Local Bioethicist Weighs In On the Health Care Battle

5:26 PM, Mar 26, 2012   |    comments
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WASHINGTON, D.C. (WUSA) - The Affordable Care Act has been met with a firestorm of reaction from the day it was signed two years ago.  Legal challenges were filed the same day President Obama signed it.

That's why a bioethicist we spoke to Monday at Johns Hopkins University says the legislation took such a speedy path to the nation's highest court.  The justices will decide its constitutionality before the most controversial part of the law goes into effect.

Parts of the Affordable Care Act are already in effect.  People with pre-existing medical conditions are now guaranteed coverage and most people under the age of 26 can remain covered under their parents' medical plan.

But the main focus of the legal challenges is the "individual mandate", which will require almost all Americans to buy health insurance by 2014 or face a tax penalty.

Bioethicist and legal professor Leslie Meltzer Henry of the Johns Hopkins Berman Institute of Bioethics says if that mandate is struck down by the Supreme Court, she believes the rest of the law is in jeopardy.

Meltzer Henry says, "I think severing the individual mandate from this act would be a devastating blow to the entire act. "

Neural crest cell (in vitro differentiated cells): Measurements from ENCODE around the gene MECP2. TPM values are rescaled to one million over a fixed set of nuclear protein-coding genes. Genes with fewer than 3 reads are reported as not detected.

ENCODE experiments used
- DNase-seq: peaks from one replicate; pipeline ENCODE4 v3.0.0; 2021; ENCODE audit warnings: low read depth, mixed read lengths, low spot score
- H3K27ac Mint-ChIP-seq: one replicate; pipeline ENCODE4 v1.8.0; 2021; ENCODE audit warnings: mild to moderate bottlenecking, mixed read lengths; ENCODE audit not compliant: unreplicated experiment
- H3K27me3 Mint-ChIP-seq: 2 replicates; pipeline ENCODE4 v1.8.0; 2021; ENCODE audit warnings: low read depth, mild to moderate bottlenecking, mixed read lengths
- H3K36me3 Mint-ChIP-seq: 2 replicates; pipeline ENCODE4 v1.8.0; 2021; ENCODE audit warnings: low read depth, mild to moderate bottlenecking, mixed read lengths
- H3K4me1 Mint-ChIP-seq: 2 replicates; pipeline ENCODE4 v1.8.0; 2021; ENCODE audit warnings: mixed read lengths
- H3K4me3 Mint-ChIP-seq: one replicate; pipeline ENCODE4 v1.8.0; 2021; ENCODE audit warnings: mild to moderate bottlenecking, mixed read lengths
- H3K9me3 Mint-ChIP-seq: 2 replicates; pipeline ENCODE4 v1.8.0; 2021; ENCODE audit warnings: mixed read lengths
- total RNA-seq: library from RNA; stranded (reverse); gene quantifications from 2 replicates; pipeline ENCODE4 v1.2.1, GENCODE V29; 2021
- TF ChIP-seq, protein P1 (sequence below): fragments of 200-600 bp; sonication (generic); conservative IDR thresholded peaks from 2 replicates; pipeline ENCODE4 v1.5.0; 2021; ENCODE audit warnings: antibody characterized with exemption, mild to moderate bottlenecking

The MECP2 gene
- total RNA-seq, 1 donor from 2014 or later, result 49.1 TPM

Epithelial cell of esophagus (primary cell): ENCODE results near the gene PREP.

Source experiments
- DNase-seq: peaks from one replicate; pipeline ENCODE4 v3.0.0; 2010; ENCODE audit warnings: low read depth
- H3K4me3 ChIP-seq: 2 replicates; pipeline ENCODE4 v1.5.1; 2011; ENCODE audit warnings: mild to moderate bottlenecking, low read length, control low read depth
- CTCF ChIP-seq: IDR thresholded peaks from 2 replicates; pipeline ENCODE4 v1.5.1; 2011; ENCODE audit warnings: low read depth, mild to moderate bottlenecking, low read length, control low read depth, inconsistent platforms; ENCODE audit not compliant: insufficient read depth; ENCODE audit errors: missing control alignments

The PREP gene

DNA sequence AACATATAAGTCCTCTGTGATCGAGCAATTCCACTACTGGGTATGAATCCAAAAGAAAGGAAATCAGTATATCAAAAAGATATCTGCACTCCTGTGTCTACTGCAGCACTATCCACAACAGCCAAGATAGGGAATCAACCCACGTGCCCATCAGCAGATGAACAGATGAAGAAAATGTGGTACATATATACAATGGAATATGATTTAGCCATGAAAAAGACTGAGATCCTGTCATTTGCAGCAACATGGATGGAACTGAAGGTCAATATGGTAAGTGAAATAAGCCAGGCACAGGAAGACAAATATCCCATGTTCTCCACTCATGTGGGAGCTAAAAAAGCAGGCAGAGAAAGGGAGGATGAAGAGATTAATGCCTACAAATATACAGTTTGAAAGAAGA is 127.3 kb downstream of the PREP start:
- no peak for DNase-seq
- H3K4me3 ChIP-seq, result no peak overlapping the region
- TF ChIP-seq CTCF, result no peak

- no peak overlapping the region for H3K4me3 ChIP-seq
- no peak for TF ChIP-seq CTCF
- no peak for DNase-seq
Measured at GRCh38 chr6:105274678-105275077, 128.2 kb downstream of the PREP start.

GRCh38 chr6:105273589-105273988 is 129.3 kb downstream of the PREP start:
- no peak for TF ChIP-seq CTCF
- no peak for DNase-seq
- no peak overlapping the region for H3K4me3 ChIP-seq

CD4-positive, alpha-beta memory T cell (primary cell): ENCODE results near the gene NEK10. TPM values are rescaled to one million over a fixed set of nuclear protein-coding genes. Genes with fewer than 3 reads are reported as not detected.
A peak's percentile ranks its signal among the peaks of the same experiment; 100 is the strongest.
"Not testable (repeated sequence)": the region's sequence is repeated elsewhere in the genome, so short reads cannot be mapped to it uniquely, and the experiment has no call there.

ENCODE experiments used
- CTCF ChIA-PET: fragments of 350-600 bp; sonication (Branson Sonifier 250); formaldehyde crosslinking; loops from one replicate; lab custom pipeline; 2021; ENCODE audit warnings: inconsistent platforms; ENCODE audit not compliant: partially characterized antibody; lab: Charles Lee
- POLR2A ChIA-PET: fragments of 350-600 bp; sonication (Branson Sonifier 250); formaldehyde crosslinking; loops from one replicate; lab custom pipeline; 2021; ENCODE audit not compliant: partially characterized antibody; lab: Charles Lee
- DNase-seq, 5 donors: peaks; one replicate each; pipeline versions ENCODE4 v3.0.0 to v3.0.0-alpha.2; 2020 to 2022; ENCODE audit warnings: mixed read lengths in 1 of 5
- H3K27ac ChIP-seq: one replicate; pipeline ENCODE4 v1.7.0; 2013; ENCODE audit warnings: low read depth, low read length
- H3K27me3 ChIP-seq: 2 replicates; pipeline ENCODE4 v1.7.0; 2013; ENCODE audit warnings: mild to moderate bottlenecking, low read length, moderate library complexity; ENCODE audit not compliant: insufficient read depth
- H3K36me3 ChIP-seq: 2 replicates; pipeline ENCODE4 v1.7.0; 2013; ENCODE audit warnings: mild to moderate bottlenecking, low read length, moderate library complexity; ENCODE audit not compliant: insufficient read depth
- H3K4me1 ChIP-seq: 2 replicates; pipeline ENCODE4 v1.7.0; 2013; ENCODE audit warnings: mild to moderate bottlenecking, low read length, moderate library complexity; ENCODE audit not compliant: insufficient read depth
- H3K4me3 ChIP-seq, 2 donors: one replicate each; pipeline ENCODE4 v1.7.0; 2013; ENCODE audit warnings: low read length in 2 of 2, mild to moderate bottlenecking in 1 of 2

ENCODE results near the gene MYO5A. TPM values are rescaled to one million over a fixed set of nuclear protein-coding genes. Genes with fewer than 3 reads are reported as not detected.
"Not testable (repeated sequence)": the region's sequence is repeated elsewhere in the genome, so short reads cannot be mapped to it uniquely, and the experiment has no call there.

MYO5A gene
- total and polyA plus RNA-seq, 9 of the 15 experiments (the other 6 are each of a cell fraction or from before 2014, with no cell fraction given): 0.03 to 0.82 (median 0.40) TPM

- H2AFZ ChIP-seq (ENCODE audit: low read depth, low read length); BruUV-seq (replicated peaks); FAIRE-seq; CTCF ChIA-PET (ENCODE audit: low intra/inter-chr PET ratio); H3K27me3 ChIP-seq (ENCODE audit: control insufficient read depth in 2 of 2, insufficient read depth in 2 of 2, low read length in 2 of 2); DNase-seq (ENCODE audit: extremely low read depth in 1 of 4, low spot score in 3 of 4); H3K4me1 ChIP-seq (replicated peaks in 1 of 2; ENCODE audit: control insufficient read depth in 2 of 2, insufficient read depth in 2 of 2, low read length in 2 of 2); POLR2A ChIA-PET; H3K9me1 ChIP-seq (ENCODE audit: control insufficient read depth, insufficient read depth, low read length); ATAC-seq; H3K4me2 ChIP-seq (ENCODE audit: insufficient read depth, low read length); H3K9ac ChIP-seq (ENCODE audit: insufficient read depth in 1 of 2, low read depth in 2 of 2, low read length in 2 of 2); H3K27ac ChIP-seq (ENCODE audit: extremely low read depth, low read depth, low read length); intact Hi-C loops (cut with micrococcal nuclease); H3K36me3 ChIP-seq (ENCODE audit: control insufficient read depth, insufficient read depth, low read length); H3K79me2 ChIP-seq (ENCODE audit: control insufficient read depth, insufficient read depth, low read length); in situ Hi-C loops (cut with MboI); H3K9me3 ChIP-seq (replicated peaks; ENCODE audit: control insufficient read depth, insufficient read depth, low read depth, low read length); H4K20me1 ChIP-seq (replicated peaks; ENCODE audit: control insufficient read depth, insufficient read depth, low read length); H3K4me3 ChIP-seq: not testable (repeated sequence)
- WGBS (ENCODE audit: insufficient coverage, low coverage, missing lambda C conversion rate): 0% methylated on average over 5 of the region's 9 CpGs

Henry says it is very difficult to force insurance companies to cover people with pre-existing sicknesses unless the companies also have healthier people in their pool. She says several states tried it, and insurance companies moved to other states that have less regulation.

That's why she also thinks requiring health insurance coverage can and should be decided at the national level.

Meltzer Henry says, "When we don't insure individuals, the cost of their uncompensated care devastates our national economy in important ways. It not only forces higher premiums on people who do purchase health insurance, but imposes costs on hospitals, the government and ultimately on tax payers to cover those who don't have insurance."

But there is no question the individual mandate is the least popular part of the law, and the critics who've dubbed it "Obamacare" say it gives the federal government too much intrusive power. Henry believes it is constitutional under the inter-state commerce clause, but that ultimately is for the High Court to decide this week, with enormous ramifications.

Supreme Court Justices begin hearing arguments on the individual mandate Tuesday.















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